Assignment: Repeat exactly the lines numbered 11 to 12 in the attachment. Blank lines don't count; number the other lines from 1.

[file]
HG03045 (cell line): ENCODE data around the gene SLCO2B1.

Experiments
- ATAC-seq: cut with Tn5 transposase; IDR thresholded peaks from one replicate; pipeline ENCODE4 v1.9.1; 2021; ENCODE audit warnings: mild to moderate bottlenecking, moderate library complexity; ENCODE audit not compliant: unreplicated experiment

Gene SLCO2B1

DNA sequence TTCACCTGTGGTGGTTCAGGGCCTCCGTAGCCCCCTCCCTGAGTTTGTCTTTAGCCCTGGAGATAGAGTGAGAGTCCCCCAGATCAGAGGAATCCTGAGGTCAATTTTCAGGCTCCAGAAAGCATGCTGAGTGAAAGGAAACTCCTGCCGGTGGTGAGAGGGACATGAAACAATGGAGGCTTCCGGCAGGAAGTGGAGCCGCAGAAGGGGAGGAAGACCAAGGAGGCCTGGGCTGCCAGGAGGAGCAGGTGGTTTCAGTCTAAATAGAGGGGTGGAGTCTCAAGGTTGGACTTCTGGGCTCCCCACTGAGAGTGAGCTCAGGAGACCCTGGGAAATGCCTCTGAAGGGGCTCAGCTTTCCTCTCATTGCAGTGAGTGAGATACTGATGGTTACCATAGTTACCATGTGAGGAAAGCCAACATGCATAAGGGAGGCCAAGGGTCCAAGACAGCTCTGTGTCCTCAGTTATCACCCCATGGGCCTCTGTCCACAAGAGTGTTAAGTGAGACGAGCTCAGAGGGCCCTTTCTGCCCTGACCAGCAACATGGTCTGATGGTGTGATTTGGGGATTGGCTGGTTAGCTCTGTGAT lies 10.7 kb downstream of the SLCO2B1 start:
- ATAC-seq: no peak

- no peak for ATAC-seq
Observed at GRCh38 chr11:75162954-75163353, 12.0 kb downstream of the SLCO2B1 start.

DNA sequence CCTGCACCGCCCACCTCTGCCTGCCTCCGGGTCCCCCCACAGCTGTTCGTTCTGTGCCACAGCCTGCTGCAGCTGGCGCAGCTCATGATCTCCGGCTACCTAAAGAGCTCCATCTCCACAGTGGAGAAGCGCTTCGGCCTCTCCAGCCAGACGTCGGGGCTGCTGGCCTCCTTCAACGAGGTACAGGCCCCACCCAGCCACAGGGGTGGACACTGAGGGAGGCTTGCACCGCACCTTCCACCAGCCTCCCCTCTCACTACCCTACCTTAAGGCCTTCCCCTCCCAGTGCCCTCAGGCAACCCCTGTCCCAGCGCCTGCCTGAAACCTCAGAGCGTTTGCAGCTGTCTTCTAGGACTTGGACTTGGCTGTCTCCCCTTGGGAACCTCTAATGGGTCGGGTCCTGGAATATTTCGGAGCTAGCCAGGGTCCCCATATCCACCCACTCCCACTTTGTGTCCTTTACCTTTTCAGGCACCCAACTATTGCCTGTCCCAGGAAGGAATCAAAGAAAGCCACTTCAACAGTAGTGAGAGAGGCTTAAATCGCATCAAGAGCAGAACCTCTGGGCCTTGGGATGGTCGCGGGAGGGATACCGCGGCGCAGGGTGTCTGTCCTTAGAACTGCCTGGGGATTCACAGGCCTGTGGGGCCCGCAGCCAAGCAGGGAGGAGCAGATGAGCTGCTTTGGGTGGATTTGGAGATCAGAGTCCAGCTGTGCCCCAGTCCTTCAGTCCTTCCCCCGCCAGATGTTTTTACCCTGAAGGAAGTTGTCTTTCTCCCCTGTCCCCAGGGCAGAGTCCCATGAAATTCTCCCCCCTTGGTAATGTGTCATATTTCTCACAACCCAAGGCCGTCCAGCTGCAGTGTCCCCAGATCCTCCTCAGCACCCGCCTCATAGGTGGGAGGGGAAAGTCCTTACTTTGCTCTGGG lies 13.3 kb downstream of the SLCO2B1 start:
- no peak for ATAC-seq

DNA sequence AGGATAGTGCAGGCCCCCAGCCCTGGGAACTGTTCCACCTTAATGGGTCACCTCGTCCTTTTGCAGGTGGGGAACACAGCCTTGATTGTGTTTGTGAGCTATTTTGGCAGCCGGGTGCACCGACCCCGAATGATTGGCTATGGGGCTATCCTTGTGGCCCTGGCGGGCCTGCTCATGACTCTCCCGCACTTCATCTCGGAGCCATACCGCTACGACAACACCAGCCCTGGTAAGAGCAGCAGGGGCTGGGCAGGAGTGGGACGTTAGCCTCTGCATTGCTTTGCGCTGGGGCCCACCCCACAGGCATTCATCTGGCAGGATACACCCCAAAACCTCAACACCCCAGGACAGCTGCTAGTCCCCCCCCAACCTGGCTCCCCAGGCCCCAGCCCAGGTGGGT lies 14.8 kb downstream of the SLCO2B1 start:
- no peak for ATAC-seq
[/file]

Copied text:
DNA sequence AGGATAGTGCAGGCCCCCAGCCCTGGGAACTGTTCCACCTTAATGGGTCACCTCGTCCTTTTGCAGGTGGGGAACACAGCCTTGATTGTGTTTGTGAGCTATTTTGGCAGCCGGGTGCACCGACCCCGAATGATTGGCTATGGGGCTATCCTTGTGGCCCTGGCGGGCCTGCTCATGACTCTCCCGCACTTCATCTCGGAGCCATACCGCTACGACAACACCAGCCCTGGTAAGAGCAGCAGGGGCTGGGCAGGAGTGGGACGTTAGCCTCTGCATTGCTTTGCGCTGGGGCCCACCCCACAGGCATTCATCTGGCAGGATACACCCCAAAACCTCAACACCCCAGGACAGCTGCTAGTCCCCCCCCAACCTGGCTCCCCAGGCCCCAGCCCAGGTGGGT lies 14.8 kb downstream of the SLCO2B1 start:
- no peak for ATAC-seq